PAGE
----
By the time Robert Kennedy decided to run for President, in March of 1968, just days after Eugene McCarthy's great New Hampshire primary showing demonstrated President Lyndon Johnson's weakness and the real unpopularity of the Vietnam war, I was already neck-deep in McCarthy's campaign. I'd been involved since the summer before, in what, before McCarthy agreed to run, we called Dump Johnson. When Allard Lowenstein (himself assassinated in 2000), recruited us for it at the 1967 National Student Association (NSA) meeting, he'd say "You can't beat somebody (LBJ) with nobody." So he had worked very hard to get Bobby to run, but he refused.
It was Gene McCarthy who agreed to stand for all of us against the Johnson administration and the war. After NSA I organized the Smith campus. We were among the first students to go each weekend to New Hampshire to work for McCarthy and against the war. So when Kennedy announced, just days after our great New Hampshire triumph, that he would also run, we were devastated, and angry.
Over the months of campaigning though, I came to have enormous respect for Senator Kennedy and his campaign. There was no way to watch him without feeling the power of his connection with all kinds of Americans and his compassion, poetry and sense of justice. This moment, just as an inner city Indianapolis neighborhood learned of the death of Martin Luther King, is typical of him at his best:
By June the campaign was tense; such an important issue and the two Senators were running against one another as well as (and sometimes, it seemed, instead of) the war. Kennedy won Indiana. McCarthy won Oregon. We moved south to Los Angeles(one of many places I saw for the first time from a campaign bus) criss-crossing the state from Chico to San Francisco and back to LA. Just before the midnight after the primary, as June 4, 1968, election day, became June 5, we knew we'd lost, so we went to Senator's concession in the ballroom of the Beverly Hilton and then back upstairs to mourn. We weren't even watching the rest of coverage. Suddenly, running through the halls of the staff floor of the hotel, one of McCarthy's closest advisors shouted "Turn on the TV! They've done it again!"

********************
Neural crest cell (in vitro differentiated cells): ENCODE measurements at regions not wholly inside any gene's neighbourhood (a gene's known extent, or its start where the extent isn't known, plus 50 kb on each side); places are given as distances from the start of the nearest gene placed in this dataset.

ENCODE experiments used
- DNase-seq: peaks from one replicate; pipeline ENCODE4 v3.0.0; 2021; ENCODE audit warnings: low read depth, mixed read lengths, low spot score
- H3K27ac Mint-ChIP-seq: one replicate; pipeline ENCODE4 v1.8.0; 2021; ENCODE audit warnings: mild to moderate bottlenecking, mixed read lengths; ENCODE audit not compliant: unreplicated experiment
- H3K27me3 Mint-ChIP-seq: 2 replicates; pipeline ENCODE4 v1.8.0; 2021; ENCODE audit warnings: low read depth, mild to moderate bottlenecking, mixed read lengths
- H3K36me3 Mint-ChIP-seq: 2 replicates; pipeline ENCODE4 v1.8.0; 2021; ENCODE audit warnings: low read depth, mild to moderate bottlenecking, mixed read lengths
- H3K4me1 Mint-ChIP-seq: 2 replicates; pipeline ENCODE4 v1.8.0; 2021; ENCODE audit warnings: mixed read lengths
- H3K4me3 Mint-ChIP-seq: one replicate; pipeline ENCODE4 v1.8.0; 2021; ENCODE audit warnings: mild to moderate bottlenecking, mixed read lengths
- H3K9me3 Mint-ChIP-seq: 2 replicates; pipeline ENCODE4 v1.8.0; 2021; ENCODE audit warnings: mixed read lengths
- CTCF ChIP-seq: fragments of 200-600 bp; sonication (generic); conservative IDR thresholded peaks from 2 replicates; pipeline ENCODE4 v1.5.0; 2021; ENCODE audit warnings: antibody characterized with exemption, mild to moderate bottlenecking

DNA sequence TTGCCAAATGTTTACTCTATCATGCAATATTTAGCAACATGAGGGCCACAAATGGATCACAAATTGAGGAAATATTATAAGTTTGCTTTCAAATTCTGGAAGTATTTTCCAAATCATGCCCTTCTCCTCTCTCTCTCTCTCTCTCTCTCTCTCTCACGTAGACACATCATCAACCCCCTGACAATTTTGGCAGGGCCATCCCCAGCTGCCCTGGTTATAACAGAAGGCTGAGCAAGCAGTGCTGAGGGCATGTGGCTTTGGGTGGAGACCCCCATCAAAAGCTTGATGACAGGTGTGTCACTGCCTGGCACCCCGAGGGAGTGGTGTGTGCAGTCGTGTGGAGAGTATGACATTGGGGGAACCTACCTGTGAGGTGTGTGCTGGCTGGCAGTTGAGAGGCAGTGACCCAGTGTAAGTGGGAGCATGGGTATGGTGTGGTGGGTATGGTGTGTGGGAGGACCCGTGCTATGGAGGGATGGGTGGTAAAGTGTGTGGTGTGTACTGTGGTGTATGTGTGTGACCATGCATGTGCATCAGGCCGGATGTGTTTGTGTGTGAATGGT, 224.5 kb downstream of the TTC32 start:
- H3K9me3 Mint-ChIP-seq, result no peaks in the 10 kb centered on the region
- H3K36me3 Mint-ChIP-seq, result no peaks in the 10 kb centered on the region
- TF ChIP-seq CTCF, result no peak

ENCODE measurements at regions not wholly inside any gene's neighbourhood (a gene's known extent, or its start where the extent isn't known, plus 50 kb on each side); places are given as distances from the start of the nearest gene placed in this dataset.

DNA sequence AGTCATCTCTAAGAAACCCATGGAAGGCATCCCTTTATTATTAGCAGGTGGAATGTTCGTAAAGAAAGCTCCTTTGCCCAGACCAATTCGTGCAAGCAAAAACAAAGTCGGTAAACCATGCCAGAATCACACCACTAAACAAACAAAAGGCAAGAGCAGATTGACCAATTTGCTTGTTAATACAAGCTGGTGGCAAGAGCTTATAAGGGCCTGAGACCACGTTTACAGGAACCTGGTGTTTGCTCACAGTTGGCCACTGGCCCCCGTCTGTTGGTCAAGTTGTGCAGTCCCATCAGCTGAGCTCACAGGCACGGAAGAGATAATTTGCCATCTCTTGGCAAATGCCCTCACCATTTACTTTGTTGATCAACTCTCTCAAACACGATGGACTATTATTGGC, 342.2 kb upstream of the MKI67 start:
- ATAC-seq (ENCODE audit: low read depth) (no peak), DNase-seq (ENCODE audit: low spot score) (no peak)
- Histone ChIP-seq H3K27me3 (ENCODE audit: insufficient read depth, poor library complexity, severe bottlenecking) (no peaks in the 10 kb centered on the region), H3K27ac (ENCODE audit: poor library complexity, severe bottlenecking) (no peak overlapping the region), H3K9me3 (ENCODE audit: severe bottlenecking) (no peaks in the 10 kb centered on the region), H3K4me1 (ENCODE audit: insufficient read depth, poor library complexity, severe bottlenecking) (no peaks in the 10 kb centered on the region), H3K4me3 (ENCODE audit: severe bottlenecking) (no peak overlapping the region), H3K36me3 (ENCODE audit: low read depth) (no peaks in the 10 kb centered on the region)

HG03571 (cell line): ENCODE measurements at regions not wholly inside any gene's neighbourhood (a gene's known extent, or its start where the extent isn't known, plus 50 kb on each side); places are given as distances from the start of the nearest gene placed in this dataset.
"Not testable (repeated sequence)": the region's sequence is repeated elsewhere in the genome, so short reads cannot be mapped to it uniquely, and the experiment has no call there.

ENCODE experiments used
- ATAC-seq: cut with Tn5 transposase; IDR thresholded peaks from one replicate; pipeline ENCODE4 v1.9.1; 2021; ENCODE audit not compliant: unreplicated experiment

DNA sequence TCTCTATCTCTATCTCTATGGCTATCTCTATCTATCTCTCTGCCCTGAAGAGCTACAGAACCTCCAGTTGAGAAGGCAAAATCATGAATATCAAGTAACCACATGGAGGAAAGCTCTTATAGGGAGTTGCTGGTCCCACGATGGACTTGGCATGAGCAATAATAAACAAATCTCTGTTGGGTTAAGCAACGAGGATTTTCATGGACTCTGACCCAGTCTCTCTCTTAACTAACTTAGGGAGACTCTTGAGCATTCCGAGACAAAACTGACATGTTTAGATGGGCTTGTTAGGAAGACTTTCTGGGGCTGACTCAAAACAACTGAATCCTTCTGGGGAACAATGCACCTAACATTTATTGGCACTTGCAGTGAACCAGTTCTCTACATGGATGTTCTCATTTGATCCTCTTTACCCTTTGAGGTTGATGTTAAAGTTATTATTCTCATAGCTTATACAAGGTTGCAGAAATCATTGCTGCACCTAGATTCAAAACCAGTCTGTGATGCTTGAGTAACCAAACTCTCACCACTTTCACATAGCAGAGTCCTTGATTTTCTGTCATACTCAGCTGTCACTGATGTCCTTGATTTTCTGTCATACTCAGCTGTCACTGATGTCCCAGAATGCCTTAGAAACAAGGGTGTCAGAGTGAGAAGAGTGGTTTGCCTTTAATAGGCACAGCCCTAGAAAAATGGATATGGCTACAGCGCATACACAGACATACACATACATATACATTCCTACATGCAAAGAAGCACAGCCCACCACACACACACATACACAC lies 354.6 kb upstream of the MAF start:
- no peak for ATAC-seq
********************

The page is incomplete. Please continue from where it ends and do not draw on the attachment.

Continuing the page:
Stunned, we watched as the shooting video from the Ambassador Hotel kitchen ran over and over. Stunned, several of us climbed into a car (don't remember how we got one) along with a Smith professor of mine who had showed up to hang out with us, and drove around LA, using the aimless wandering as a distraction (didn't work, obviously.) In the morning, we flew back to Washington and collapsed at our hotel, only to be awakened just hours later. The Senator had died; we were to distribute Senator McCarthy's statement under the doors of all the reporters traveling with us. It was June 6, 1968. I was 22 years old.
Kennedy's assassination, just five years after that of his brotherJohn and two months after the death of Dr. King, devastated the nation once again. Almost catatonic, I flew home to Pittsburgh. Because of an ancient taxi driver who got lost, I missed my first flight; they were just closing the doors when I arrived. As I tearfully begged them to let me board, I was so agitated that they threatened to have me arrested. Finally, somehow, I got home. I returned to Washington a week later, convinced that, between the assassinations of the Senator, and, earlier, of Dr. King, I'd seen the worst possible.